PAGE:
To this day, the U.S. government has not come up with a credible reason why our military was ordered to invade Iraq in March 2003. One thing is certain, the invasion had nothing to do with so-called “weapons of mass destruction,” also known as nuclear, biological and chemical weapons. President Bush was informed unequivocally, well in advance of the invasion, that there were no such weapons in Iraq. The claim that the Iraqis posed an immediate threat to U.S. national security has been called “one of the greatest lies in modern American political history.”
How potent a lie was it? A recent foreign policy poll (PDF) by Dartmouth government professor Benjamin Valentino and conducted by YouGov from April 26 to May 2, found that fully 63 percent of Republican respondents still believe that Iraq had weapons of mass destruction when the U.S. invaded in 2003. Even 27 percent of independents and 15 percent of Democrats still buy the story about the nonexistent WMDs, eight years after it was disproved.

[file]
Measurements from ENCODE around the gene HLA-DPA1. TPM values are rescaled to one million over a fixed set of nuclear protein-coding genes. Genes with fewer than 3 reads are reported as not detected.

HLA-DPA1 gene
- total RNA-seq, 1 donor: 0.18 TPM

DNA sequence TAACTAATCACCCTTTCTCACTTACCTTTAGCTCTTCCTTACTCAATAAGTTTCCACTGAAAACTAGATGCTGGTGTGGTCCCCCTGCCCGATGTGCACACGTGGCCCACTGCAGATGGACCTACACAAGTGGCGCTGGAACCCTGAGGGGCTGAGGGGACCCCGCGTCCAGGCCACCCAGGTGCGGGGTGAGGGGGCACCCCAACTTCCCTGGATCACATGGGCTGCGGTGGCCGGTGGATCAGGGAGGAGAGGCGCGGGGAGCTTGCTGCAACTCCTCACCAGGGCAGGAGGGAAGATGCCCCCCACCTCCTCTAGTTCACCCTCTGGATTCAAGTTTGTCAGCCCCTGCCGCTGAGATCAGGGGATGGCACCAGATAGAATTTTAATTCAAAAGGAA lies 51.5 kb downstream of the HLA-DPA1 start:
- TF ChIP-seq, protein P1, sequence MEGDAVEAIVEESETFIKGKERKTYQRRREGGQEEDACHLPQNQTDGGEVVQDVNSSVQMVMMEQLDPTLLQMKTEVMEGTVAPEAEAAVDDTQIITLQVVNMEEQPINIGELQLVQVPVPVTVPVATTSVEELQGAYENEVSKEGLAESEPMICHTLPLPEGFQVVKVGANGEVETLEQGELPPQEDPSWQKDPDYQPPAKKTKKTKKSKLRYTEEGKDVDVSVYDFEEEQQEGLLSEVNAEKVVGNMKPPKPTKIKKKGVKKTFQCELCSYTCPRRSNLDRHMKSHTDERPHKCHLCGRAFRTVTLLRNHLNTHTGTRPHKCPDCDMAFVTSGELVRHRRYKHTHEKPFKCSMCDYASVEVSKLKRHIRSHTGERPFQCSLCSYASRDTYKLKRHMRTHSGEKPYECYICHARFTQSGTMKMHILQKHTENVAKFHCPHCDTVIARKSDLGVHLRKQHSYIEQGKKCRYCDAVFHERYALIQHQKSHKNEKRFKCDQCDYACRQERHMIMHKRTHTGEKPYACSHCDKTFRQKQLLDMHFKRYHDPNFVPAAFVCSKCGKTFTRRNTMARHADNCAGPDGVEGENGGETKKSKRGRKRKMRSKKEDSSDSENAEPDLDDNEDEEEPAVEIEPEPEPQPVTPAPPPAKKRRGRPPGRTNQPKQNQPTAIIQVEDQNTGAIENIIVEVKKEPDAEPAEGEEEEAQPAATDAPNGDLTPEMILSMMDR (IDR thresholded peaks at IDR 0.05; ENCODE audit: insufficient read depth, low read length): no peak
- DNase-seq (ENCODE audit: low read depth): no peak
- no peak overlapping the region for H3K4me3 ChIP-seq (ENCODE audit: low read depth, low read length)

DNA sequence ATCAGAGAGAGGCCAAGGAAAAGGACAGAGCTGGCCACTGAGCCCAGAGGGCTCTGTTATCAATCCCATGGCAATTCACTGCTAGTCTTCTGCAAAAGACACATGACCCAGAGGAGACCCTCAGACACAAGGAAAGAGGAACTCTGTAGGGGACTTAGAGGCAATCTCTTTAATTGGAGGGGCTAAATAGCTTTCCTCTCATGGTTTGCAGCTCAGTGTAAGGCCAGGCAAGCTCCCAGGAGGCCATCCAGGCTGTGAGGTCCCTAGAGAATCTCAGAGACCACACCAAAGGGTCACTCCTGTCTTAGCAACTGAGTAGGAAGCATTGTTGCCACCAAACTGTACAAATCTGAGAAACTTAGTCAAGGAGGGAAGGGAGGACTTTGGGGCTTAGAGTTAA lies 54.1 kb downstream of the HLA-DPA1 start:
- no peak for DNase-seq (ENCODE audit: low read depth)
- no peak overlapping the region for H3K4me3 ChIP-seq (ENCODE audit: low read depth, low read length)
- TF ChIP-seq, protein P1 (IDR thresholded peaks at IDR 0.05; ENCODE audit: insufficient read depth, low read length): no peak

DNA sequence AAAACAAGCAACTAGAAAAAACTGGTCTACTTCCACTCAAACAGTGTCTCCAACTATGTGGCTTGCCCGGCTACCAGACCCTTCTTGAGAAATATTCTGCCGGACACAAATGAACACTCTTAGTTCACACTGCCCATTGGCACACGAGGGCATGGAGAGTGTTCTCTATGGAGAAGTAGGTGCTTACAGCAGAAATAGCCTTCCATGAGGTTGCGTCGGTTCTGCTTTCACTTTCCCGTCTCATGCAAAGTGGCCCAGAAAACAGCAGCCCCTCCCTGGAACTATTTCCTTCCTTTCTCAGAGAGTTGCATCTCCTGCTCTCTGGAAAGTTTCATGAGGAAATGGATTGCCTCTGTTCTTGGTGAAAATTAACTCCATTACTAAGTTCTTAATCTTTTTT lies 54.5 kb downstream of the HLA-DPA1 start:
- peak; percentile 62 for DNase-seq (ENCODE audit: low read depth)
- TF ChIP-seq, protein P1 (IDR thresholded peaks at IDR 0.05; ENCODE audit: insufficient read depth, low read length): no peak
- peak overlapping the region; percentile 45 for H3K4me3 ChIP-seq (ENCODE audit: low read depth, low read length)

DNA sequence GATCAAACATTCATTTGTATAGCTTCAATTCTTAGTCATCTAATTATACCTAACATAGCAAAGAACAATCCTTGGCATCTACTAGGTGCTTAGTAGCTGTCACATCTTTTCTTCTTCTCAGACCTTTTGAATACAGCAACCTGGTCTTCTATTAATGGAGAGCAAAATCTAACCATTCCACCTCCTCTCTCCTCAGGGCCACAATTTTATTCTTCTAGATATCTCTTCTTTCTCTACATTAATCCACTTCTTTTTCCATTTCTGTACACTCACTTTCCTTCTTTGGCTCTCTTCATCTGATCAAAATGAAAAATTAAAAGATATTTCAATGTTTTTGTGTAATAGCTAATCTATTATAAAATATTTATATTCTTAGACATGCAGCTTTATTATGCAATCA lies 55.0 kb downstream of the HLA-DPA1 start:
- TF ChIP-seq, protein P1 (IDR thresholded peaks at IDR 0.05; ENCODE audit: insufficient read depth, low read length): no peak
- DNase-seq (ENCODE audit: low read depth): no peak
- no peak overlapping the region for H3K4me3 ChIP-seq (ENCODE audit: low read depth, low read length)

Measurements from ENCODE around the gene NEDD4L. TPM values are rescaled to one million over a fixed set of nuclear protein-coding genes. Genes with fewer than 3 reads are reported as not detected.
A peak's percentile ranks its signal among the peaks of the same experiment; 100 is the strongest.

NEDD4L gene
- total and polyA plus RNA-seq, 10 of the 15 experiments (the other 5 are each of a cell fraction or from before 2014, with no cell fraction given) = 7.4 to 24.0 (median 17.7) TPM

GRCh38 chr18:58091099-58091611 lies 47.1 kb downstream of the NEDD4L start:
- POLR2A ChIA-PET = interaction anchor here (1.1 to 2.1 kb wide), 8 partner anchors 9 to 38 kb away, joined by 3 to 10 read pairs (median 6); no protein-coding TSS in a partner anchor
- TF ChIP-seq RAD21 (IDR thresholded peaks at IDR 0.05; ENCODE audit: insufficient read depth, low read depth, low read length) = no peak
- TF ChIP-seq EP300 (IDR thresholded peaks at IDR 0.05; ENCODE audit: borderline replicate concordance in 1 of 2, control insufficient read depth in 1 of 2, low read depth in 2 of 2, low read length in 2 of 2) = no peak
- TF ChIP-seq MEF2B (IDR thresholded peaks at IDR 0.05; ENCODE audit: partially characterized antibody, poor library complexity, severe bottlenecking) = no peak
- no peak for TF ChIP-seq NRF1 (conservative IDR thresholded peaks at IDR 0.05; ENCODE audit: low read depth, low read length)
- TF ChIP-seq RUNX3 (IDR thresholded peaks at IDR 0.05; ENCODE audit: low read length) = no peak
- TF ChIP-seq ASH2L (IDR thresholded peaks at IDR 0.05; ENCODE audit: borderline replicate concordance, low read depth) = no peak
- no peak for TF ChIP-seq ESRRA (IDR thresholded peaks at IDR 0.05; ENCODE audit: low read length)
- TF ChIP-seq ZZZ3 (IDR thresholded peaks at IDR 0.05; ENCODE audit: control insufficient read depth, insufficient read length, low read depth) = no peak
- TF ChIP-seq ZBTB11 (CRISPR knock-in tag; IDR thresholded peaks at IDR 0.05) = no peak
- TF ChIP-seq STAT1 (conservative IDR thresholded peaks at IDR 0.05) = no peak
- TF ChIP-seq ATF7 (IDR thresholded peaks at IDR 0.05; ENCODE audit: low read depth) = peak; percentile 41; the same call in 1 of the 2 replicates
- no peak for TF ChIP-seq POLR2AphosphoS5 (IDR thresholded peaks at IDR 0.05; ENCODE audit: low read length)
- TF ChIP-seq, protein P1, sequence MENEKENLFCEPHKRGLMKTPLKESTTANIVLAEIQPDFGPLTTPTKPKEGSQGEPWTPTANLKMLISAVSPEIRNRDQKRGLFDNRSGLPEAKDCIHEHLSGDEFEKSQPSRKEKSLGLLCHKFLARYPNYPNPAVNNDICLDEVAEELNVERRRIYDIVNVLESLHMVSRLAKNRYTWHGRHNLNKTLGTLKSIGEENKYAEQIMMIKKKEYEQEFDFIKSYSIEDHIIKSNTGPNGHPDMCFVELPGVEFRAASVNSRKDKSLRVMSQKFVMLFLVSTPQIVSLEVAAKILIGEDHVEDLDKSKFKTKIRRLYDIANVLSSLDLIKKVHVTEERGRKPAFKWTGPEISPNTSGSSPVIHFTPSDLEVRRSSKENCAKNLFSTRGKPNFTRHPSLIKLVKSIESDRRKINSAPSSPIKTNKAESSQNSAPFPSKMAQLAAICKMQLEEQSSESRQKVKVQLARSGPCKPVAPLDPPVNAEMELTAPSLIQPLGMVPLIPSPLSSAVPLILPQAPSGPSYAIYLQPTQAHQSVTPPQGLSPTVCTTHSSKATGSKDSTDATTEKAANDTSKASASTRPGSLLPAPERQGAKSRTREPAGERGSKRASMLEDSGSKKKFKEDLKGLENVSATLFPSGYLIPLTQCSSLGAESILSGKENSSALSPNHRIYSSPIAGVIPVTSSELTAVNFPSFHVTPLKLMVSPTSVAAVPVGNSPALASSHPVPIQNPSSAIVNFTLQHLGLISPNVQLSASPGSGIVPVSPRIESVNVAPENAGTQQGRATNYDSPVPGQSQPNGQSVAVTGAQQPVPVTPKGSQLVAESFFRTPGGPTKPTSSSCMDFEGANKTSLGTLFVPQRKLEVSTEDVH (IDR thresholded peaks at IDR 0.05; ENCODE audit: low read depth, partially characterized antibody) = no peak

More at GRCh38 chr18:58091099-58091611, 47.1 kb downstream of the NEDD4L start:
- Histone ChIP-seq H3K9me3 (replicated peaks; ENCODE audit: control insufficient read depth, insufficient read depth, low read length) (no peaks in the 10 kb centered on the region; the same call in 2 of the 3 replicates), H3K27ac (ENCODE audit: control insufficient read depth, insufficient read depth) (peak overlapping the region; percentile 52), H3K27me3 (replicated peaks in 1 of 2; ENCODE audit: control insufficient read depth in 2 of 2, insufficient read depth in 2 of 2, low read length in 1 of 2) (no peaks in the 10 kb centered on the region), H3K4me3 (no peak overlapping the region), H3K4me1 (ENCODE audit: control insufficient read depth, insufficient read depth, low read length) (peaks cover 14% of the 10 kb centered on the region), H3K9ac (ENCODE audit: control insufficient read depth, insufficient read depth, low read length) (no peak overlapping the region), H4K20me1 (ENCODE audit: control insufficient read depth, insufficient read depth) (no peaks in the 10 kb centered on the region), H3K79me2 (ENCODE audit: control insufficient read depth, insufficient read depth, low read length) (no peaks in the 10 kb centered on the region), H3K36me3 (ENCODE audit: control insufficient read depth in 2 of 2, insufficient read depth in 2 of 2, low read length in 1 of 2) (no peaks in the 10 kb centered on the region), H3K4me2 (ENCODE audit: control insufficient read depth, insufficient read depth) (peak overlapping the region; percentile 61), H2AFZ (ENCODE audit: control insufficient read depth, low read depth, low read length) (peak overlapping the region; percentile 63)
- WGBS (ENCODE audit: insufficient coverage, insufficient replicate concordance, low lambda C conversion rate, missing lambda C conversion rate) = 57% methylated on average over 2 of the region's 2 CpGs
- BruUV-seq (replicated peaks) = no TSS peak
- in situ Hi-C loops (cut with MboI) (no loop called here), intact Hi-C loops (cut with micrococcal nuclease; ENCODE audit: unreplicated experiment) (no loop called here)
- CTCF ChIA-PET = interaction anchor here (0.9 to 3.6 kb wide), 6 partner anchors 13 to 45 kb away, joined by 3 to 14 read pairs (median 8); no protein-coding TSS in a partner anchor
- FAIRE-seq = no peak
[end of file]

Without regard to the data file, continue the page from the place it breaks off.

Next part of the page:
President Bill Clinton had the best explanation of how Americans get fooled. “When people are insecure, they’d rather have somebody who is strong and wrong than someone who’s weak and right.”
Also: 55.6% of Republicans agree with the statement, “I have always believed President Obama was born in another country,” while 14.7% say they don’t know. Another 8% of Republicans say, “I used to think President Obama was born in the United States, but now I think he was born in another country.” That adds up to 78.3 percent.
The entire poll is worth reading. It asks a lot of interesting questions, such as whether we want to be the world’s number one military power (Yes), and whether we’re willing to pay more taxes to keep the United States military the strongest in the world (Not so much).
h/t Dan Froomkin, HuffPo.
UPDATE: According to the Gallup Poll, 18% of Republicans believe President Obama is a Muslim, 24% say Christian and 47% don’t know.